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Oliver Ressler // YouTube Channel online again

August 28, 2021

YouTube has ignored my request to put my YouTube Channel online again for more than 7 days. After two days in which several articles in newspapers and magazines were published, hundreds of statements of solidarity were written on social media and blogs, YouTube decided to put my YouTube Channel online again.

YouTube wrote me: “We’ve recently reviewed your YouTube account, and after taking another look, we can confirm that it is not in violation of our Terms of Service. We have lifted the suspension of your account, and it is once again active and operational.”

YouTube remains silent about the real reasons for taking down the channel. I want to thank everyone who was working hard in the background to make YouTube consider its position.

Below are a few texts.

Oliver Ressler

Stefan Grissemann, Zensur gegen missliebigen Künstler? YouTube löscht das Konto des vielfach ausgezeichneten Politfilmemachers Oliver Ressler, Profil, 10.08.2021

Der Standard, Youtube zensierte heimischen Videokünstler Oliver Ressler, 10.08.2021, Youtube zensierte heimischen Videokünstler Oliver Ressler, 10.08.2021, YouTube suspends filmmaker Oliver Ressler’s account without warning, 10.08.2021

Der Standard, YouTube revidierte Sperre von österreichischem Videokünstler Ressler, 12.08.2021, YouTube revidiert Sperre von Videokünstler, 12.08.2021

Österreichischer Videokünstler Oliver Ressler: Ärger mit Youtube, BR24, 12.08.2021,SfrynMW?UTM_Name=Web-Share&UTM_Source=E-Mail&UTM_Medium=Link

Open letter from Arts for Afghanistan

August 23, 2021

We are writing to urge the United States government to do everything in its power to facilitate the departure from Afghanistan of at-risk Afghans, and to include artists, filmmakers, performers, and writers in that category. As a group of individuals—artists, filmmakers, performers, writers, curators—and institutions, acting in solidarity with our peers in Afghanistan, we recognize the vulnerability of the country’s cultural workers, who are already being targeted by the Taliban and forced into hiding. Like Afghan journalists, activists, and citizens who have assisted the US, cultural workers face threats to their lives because of the work they’ve done—and they are unlikely to get out of the country without immediate changes to Washington’s approach to granting visas and providing flights.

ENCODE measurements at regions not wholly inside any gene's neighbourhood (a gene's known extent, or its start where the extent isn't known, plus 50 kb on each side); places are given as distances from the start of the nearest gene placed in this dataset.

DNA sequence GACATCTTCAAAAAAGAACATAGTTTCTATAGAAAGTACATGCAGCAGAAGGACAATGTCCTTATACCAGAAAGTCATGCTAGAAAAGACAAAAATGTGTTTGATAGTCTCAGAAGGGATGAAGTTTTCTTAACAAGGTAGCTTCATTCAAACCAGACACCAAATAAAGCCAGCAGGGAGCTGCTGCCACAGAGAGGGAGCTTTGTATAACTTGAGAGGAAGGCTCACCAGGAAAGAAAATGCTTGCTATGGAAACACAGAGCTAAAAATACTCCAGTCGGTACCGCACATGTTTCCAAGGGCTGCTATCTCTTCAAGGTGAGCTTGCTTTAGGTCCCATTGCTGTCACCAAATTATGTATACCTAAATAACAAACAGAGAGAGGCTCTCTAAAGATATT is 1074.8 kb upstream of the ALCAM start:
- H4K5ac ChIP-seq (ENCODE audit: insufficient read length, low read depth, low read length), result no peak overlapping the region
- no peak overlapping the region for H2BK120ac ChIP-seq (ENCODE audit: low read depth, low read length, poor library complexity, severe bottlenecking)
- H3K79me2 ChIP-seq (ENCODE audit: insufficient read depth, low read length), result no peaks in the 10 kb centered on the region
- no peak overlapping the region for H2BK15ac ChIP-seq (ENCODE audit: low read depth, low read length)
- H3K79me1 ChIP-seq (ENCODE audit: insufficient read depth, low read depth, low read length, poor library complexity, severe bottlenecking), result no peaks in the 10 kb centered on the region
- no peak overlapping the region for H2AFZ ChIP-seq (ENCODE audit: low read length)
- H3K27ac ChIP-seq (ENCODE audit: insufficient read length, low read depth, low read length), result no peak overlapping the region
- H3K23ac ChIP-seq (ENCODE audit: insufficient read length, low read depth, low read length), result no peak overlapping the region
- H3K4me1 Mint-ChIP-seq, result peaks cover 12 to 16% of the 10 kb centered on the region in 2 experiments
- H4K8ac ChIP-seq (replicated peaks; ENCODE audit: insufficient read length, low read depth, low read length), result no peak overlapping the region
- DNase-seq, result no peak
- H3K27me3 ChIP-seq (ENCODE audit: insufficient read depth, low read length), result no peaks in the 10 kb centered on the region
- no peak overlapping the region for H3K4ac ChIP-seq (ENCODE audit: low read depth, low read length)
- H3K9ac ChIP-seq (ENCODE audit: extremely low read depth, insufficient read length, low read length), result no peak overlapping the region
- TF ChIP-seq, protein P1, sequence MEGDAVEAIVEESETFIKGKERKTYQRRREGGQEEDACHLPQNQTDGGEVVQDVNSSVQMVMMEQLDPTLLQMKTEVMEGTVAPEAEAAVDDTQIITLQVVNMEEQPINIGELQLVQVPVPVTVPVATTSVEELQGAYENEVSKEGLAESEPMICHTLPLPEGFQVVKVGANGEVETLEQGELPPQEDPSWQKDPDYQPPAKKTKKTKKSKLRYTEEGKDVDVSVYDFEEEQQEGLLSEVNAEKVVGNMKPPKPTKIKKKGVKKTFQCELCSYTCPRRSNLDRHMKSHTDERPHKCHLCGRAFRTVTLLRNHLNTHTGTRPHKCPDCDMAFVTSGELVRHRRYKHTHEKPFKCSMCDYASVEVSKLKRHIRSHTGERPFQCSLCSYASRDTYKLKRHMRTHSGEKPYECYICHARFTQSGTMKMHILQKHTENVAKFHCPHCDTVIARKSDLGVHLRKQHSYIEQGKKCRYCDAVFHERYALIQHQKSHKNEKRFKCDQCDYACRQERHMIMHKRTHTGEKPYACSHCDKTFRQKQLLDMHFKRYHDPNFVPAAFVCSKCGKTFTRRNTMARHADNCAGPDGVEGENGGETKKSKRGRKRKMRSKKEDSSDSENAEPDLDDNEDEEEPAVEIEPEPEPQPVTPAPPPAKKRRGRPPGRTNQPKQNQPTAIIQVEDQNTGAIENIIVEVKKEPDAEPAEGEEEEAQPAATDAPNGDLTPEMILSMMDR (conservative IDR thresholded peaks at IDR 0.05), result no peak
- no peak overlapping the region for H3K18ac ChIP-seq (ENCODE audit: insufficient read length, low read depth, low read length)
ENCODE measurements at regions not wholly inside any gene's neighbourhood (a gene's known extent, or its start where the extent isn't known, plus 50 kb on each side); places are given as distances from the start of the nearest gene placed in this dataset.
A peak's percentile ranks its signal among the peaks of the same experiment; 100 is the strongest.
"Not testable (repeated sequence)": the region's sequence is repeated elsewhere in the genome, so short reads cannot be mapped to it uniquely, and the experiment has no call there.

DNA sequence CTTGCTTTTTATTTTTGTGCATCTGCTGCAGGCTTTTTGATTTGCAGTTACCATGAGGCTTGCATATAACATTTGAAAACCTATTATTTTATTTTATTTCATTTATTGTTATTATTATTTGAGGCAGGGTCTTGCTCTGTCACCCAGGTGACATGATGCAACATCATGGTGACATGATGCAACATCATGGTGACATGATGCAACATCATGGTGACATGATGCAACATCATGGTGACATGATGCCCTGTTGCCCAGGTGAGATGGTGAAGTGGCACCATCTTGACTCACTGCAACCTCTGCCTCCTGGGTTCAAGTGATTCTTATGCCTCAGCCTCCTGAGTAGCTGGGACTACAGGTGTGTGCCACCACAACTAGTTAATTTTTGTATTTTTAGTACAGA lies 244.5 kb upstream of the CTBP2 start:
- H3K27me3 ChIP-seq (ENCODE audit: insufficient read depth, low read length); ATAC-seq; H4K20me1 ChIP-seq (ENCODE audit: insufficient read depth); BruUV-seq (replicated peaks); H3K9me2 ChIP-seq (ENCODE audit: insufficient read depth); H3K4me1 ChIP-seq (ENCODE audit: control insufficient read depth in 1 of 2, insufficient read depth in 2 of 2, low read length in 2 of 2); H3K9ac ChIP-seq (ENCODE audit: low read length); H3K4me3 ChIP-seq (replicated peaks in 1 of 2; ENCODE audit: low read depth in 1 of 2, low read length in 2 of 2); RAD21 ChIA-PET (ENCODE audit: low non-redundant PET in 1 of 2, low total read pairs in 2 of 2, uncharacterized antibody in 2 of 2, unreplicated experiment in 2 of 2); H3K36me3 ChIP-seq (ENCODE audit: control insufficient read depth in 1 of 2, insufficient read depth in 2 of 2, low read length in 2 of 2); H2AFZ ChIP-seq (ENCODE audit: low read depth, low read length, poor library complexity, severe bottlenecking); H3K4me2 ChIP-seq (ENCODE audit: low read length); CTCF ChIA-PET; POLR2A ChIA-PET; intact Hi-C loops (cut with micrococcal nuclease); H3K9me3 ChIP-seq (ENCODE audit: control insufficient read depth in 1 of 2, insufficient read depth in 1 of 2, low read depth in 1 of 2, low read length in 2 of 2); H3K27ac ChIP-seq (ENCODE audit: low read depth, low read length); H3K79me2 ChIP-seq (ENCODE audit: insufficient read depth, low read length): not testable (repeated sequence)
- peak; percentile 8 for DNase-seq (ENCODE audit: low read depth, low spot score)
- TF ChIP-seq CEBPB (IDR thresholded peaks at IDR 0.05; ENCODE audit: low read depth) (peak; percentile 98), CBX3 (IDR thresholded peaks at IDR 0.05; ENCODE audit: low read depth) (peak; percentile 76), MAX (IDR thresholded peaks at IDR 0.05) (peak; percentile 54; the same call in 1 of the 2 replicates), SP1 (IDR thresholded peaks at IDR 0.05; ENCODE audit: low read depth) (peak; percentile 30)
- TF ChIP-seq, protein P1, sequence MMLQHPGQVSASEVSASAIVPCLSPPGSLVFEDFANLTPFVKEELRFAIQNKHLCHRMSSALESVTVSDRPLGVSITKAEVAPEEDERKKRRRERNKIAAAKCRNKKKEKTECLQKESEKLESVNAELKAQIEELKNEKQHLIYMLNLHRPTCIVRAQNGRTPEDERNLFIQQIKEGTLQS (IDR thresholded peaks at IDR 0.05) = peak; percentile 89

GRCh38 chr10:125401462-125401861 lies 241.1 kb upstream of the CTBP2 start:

Even before the Taliban’s takeover, cultural workers took grave risks in depicting the experiences and articulating the aspirations of Afghans, with the encouragement—and, often, direct support—of the US government. Now, the vocation of truth-telling has become much more dangerous, and many of our peers see no choice but to leave the country. In addition to standing with advocates for journalists and activists, we insist on the protection of all who have devoted themselves to fostering free expression and civil society in Afghanistan. We make the following demands of the US government, in order to save lives and fulfill the promises made to Afghan allies, colleagues, and friends:

• Take immediate action (through the State Department and Department of Homeland Security) to facilitate expedited visa processing and provide asylum for all vulnerable Afghans.

• Immediately include cultural workers in the categories being used to refer at-risk Afghans for evacuation lists.

• Hold the Taliban accountable to commitments made during the Doha negotiations and to international human rights norms, including the safeguarding of the right to free expression by all members of society and of all aspects of cultural heritage.

Additionally, we stand with other advocates and Afghan citizens in calling on the US government to:

• Remove—or, at least, increase—the quotas for Afghan refugees, and permanently halt any deportations of Afghan refugees currently in progress.

• Keep the Kabul airport open until all at-risk Afghans who wish to evacuate have done so, and allow chartered, commercial, and humanitarian flights to operate out of the airport under the protection of the US. 

• Expedite the processing of Special Immigrant Visas for Afghans who worked with the US government, as well as visas for cultural workers, and remove the requirement that such visas be processed in a third country. (This unnecessary, burdensome rule is jeopardizing the safety of visa applicants.) Instead, allow all visas to be processed either in Afghanistan or the US. 

• Indefinitely suspend the standard (and various) term limits and reapplication requirements for SIV, P-2, and humanitarian parole visas granted to Afghans or, instead, create a new class of extended Temporary Protected Status for all Afghan refugees.  

• Continue to offer international exchange programs and visas for Afghan students.

In addition to the above demands, we call on governments of all nations to facilitate the evacuation and resettlement of Afghan refugees by offering asylum and aid. And we call on Americans and US cultural institutions to bolster our demands by communicating them directly to local and national representatives.